Marco Iacoboni, MD, PhD, Professor of Psychiatry and Biobehavioral Sciences; Director, Transcranial Magnetic Stimulation Lab, Department of Psychiatry & Biobehavioral Sciences, University of California, Los Angeles Website | Publications | @marcoiacoboni
Abstract: Brain imaging research suffers the same WEIRD selection bias discussed by Heine in behavioral sciences. Does it really matter for brain science? On one hand, brains tend to be evolutionarily highly preserved. This is why animal research findings can be used to understand the human brain. On the other hand, a multitude of human cultural traditions shape neural activity, likely producing a rich variety of brain patterns. Brain imaging labs have captured so far only a tiny fraction of such variety. Furthermore, brain imaging has an additional problem, compared to the behavioral sciences. The scanner environment strongly limits the kind of things that subjects can do in the lab. Experiments are often biased toward stimulus-response paradigms with isolated subjects, or as in recent years, resting state (here subjects do nothing). To move the field forward, it is necessary to establish interdisciplinary collaborations that require creative solutions regarding the limiting constraints of imaging labs.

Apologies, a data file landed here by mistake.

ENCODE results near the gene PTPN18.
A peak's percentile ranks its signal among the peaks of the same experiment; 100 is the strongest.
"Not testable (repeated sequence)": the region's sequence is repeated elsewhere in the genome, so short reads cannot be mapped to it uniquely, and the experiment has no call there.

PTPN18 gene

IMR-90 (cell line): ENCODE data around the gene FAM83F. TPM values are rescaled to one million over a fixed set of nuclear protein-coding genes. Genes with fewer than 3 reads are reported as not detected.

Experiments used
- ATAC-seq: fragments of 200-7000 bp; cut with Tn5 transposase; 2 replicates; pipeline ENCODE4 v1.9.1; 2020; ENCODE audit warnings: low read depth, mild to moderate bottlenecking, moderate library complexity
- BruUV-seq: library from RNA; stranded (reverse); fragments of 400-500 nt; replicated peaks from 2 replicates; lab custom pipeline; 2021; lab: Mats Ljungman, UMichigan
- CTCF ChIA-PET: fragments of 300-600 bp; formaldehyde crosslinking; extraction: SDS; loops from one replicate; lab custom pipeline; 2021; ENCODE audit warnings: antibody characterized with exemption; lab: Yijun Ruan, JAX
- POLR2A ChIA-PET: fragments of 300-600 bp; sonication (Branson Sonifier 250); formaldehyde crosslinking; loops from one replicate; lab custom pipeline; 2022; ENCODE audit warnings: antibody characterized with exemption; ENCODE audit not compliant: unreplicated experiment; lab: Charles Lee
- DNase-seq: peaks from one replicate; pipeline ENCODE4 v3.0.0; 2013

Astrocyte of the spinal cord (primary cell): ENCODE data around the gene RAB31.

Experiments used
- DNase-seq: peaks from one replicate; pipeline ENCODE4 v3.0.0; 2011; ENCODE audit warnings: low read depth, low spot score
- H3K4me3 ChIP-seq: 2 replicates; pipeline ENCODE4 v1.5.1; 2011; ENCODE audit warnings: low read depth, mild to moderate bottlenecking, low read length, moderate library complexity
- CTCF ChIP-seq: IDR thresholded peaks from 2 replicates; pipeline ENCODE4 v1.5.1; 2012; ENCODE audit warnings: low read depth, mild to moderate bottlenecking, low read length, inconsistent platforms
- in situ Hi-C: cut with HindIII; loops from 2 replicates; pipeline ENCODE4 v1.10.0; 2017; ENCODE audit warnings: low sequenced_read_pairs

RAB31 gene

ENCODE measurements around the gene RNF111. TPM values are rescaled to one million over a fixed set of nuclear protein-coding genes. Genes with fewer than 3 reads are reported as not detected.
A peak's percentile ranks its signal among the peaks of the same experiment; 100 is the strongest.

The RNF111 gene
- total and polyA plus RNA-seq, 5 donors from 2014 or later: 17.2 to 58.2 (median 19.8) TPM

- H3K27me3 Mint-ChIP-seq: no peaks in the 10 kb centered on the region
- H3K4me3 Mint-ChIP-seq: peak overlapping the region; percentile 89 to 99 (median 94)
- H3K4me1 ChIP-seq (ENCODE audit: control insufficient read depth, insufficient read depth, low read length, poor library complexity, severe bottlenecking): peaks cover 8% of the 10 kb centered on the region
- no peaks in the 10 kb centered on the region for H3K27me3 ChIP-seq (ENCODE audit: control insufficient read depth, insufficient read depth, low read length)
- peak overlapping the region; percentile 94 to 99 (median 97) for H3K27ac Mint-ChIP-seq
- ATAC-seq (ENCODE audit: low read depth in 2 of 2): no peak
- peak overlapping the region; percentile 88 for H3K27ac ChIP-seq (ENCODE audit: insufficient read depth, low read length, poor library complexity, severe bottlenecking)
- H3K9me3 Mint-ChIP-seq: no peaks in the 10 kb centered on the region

Bio: Marco Iacoboni is Professor of Psychiatry and Biobehavioral Sciences and Director of the Transcranial Magnetic Stimulation Lab at the Ahmanson-Lovelace Brain Mapping Center of the David Geffen School of Medicine at UCLA. Iacoboni pioneered the research on mirror neurons, the “smart cells” in our brain that allow us to understand others. His research has been covered by the New York Times, Los Angeles Times, Wall Street Journal, Newsweek, Time, The Economist, and major TV networks. Marco Iacoboni’s book on mirror neurons is entitled Mirroring People: The Science of Empathy and How We Connect with Others.